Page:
Would you like fries with your roundhouse kick?
A debate that has raged through Martial Arts for many a decade (and I suspect, will do so for many more) is the matter of the McDojo and the ‘giving away’ of belts but I am of the opinion that this is a two edged sword.
My own experience is that students want the best training, facilities etc but at rock bottom prices but this is as unrealistic and as feasible as a 15 year old Tae Kwon Do yellow bet winning the professional Heavyweight Boxing Championship of the World. Let me explain from personal experience (and without trying to sound big headed).
I have trained for over 36 years now, fought all over the country and have been successful in many aspects of Martial Arts/Personal Security, winning multiple awards and authoring six books. My work is featured worldwide and so if you wish to train with me and learn from me it comes as a cost. The amount of time and money we have invested in my journey have decreed that this is now my full time profession.
In keeping with that profession and my skills, we run a first class facility in North Wales. Fight Fortress has two training areas, each equipped with high quality training aids (punchbags, attack dummies, focus pads, strike shields etc). We have changing facilities, a spectators lounge, shop and car park with easy access from the main expressway not North Wales.
Just a few mile away. There is a young gentleman whose skills I am sure are on par with his years in training. He is a low grade Black Belt and teaches once a week in a church hall. No facilities as such, no equipment and no real time experience.
To be fair to the young man he charges accordingly in the region of twelve pound a month for one lesson a week compared to our considerably higher cost which includes three lessons a week with a fourth to be added.
Recently a gentleman joined us and our prices and policies were explained to him in full. He accepted these and signed up for his first month. The problem was he had wanderlust and liked to holiday every few weeks (good luck to him) so committing to our monthly plan was not attractive to him.
When he explained this to us we wished him well and bid him goodbye but he lingered in the office, obviously with some thing on his mind. After an awkward silence he emitted a cough and proceeded to present his case.
He offered exhibit ‘a’ and as I expected it was the young pup and his less expensive prices and more flexible training policies.
“Why can’t you be like him?’ he asked me to which I replied “because I am not like him.”
He muttered under his breath but still hovered. My patience was running thin and so I offered him some advice. “Why don’t you train with him?’ I asked, good intentions in heart.
“Because he isn’t as good as you and his hall doesn’t have all your equipment.”
“All of which needs paying for,” I countered. “Skill levels and the equipment you mentioned.”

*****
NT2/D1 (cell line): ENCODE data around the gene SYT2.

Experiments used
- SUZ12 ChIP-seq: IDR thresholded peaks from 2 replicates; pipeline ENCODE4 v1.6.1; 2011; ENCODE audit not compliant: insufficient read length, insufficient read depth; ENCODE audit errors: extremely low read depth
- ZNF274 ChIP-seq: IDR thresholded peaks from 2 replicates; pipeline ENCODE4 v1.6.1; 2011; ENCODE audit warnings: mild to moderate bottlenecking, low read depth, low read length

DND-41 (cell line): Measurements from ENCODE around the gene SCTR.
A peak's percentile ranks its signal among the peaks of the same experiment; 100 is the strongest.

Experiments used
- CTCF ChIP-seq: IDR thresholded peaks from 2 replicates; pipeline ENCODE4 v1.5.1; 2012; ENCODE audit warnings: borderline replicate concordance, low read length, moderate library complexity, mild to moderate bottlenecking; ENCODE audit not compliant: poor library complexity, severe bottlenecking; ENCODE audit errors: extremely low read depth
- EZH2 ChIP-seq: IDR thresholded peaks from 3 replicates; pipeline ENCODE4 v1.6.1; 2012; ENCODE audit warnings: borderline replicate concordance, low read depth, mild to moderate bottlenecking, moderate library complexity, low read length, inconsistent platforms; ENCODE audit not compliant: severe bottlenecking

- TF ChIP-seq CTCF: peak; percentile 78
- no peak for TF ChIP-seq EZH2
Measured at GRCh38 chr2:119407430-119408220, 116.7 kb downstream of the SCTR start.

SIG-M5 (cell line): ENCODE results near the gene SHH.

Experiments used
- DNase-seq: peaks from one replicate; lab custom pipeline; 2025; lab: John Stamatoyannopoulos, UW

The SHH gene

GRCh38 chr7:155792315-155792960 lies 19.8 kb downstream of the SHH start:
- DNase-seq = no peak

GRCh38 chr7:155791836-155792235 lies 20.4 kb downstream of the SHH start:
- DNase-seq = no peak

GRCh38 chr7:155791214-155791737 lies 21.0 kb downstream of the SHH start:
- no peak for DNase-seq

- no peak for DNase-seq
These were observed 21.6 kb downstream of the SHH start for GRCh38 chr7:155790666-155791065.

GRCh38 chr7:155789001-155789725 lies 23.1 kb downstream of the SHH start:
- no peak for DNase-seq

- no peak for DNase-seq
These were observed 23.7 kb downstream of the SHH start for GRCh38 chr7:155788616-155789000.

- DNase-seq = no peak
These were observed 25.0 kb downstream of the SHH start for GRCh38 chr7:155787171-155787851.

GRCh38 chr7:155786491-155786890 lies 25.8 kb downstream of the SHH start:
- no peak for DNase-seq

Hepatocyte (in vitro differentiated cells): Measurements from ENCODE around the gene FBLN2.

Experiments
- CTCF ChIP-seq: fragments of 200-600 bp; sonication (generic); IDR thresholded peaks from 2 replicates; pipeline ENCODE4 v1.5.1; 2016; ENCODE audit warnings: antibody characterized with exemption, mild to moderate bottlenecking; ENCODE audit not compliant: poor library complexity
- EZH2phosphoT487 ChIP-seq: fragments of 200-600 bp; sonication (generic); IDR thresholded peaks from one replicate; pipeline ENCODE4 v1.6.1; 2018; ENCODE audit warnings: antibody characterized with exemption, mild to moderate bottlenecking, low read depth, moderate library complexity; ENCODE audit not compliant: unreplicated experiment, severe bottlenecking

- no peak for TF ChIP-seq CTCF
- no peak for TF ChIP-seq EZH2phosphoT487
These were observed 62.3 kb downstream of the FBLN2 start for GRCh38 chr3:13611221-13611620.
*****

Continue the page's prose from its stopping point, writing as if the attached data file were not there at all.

“I don’t understand,” he countered. “If he can charge twelve pound a month then why can’t you.”
“Because you are paying for my skills, experience, real time training and the wonderful dojo you stand in now. The young gentleman you refer to is very good for his age and his experience speaks for itself. Indeed I believe he came second at a local Kata competition recently. Perhaps he is the teacher for you.”
“But I want to train with you,” he insisted. A friend of mine, upon hearing his very same story asked me why I hadn’t thrown him out of the door yet but patience is something I am working on.
“Well then you have to pay my fee, which you are reluctant to do so we must say farewell” I said, trying to bring the matter to a close with a handshake.
However he gave it one last shot. “Why can’t I just pay for the lessons I attend at the same price he charges,” he quizzed. “Why can’t you just charge me that?”
Snap, there went my patience. “Because I don’t want to, is that blunt enough for you? In fact I’ll make it easy for you. You are no longer welcome to train here.”
He muttered under his breath once more and shuffled out of the door, no doubt to train with the less expensive version of me some miles away.
So my point is, like anything in life we get what we pay for. The young chap is making his way up the ranks and I am sure he will, in years to come, reach levels where he too will charge a professional fee for a professional service but at the moment he is (and to his credit doesn’t claim to be anything but) a paperboy in a world of Formula One drivers.
If you want experience, a first class training facility and a wealth of top class instructors on your mats then that comes at a cost. If you are happy in a wooden hut being taught by a part timer whose current calling in life is selling insurance the you will pay accordingly and have more party money in your pocket come the weekend but please realise the difference.
Each piper needs paying his worth no matter what the tune….